And basically I like to say go into startup knowing that it’s likely you’re gonna lose all your money, it’s binary, you’re either gonna lose all your money, or, well, it’s not really binary, I’d say You’re either going to lose all your money, you’re going to barely survive for 10 years, and then exit, or you’re going to hit it big. And when we look at the statistics about businesses surviving, I don’t know what the latest statistics, let’s say, five or 10 out of 100 survived five years. I don’t know what do you know what those statistics are these days?


Damon Pistulka  25:22

Yeah, that I read something recently said a startup going 10 years, it’s like less than 10%.


Andrew Stotz  25:30

And I would say that that’s massively overstated.


Damon Pistulka  25:33

Yeah, then I want to I thought that was pretty high,


Andrew Stotz  25:36

it’s probably closer to one, if, if we remove companies that aren’t paying dividends, yeah. And what I always tell people is that, if you’re starting a business, the first thing you got to do is you got to rush to get to $5 million in revenue. The reason why you need $5 million in revenue is you need to be able to afford the management team to run the business. So it’s not a one man show.

The second reason why you need to rush to get the $5 million is infrastructure for business is expensive these days. Whether that’s regulatory compliance, you know, government just never stops coming down on business and people and it just grows in complexity and cost, or whether it’s the ERP systems that you need, and the software systems that you need, it costs serious money to have a infrastructure for running a business.

So one of the things I always tell people is, you know, in the beginning of business, what usually happens is what I call chasing revenue. And that’s where we go in with an idea, we’re going to start this type of business, but we find out there’s no customers or, you know, bad idea. So then we start shifting, and we start chasing revenue in every direction. But you can’t be in chasing revenue mode too long, or else, you’re not going to really get a direction to go.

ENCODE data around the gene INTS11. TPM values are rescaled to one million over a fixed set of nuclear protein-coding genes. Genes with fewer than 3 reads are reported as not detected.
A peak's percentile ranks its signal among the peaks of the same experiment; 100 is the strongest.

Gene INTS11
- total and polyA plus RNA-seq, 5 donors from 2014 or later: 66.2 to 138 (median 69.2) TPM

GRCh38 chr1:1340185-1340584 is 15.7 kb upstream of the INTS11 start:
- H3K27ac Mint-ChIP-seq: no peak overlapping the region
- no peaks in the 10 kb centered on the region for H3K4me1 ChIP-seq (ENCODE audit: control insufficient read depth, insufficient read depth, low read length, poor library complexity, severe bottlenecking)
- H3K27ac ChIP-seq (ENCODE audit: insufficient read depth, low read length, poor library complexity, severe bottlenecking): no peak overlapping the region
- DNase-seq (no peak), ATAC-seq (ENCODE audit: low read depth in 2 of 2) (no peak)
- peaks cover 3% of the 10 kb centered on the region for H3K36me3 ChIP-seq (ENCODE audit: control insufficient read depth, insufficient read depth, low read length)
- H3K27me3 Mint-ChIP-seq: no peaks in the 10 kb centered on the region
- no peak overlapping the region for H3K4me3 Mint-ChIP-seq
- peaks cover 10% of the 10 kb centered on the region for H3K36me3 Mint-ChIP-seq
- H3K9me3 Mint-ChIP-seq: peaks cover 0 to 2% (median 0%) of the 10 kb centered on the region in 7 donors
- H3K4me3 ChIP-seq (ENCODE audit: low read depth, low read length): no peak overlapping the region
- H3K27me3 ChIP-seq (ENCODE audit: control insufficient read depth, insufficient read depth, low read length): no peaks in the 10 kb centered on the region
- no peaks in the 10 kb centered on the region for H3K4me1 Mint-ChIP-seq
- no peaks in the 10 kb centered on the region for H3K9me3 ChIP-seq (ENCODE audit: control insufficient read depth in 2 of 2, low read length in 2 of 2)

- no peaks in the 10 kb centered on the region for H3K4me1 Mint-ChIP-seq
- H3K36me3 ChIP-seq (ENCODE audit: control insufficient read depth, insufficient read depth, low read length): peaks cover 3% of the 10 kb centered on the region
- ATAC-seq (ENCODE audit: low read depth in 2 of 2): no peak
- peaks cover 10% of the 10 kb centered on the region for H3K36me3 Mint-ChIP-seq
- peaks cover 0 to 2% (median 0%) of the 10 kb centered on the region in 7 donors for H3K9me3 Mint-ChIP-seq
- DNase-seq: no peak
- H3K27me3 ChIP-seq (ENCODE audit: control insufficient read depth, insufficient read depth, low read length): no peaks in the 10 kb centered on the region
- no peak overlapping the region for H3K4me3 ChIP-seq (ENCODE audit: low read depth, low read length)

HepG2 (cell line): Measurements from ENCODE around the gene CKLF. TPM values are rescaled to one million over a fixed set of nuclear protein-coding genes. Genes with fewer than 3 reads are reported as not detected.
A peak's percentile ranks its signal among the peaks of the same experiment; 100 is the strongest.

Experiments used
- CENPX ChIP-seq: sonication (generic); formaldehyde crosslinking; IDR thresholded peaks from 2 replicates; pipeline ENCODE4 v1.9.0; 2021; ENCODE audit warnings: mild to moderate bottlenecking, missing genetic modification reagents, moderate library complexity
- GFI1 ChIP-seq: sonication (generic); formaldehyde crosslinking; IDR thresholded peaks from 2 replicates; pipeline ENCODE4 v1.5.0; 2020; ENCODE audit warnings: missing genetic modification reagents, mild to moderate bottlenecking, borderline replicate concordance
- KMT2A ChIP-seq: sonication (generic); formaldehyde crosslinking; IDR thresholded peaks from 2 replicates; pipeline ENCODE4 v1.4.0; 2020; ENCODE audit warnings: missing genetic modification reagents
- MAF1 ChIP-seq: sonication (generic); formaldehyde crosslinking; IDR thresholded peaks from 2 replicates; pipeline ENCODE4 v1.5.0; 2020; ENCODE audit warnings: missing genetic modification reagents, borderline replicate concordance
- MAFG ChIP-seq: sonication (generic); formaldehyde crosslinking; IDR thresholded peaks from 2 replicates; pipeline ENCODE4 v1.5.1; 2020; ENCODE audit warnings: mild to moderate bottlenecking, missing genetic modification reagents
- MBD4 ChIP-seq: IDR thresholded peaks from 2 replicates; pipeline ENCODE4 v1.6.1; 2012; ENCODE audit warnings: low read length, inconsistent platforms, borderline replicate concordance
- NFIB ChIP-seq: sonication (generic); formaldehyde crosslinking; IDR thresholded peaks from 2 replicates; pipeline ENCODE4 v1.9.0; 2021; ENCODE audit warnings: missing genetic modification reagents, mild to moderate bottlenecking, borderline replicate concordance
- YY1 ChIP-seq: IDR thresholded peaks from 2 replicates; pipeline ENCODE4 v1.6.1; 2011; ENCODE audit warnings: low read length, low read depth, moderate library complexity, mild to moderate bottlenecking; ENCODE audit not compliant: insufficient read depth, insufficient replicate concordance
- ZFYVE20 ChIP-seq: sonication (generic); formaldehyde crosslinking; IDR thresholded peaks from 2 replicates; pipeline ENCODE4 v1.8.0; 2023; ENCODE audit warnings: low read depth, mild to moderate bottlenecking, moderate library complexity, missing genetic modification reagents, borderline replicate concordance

But once you get that direction, you’ve got to try to get to that 5 million mark as fast as possible. Because in the end, the value of a business ultimately, is the cash flows that that business can generate. And that brings me to kind of my last port part that I would say about my experience in what I try to bring to companies is that I, I created a scorecard that I used for coffee works, because I was finding it hard to kind of train the management team to understand finance, and how do I keep them focused on the right things.

So I came up with a system for measuring the financial performance of any company relative to its global peers, I have a database of 27,000 companies and I use this, whether I’m picking stocks in the stock market, or whether I’m supporting or what I call mentoring a startup company, or a mid sized company that is going for exit, then that is we update that scorecard every single month. And we meet as a management team. And I focus them in on what I call the four drivers of value.

And so because I’m academically grounded in the financial aspect, I can talk specifically about what is going to drive the value of this business. So if your business has a value of $100 million, and we can move the needle on the for drivers of value, we could move that exit value from 100 million to 120 130 150, depending on where you are right now. And that difference makes a huge difference. So that’s really, you know, what I do with companies to try to help them.

And what I do basically, is that it’s a simple scorecard with one page with no financial ratios. And that’s what makes it so that everybody on the management team can understand. And then I focus everybody in on the four, you know, obviously we’ve got everybody’s got work to do. The purpose of this is not to overload people, but to start to raise their awareness about the weakness in this business relative to global peers, and then say, what are the steps we’re going to take?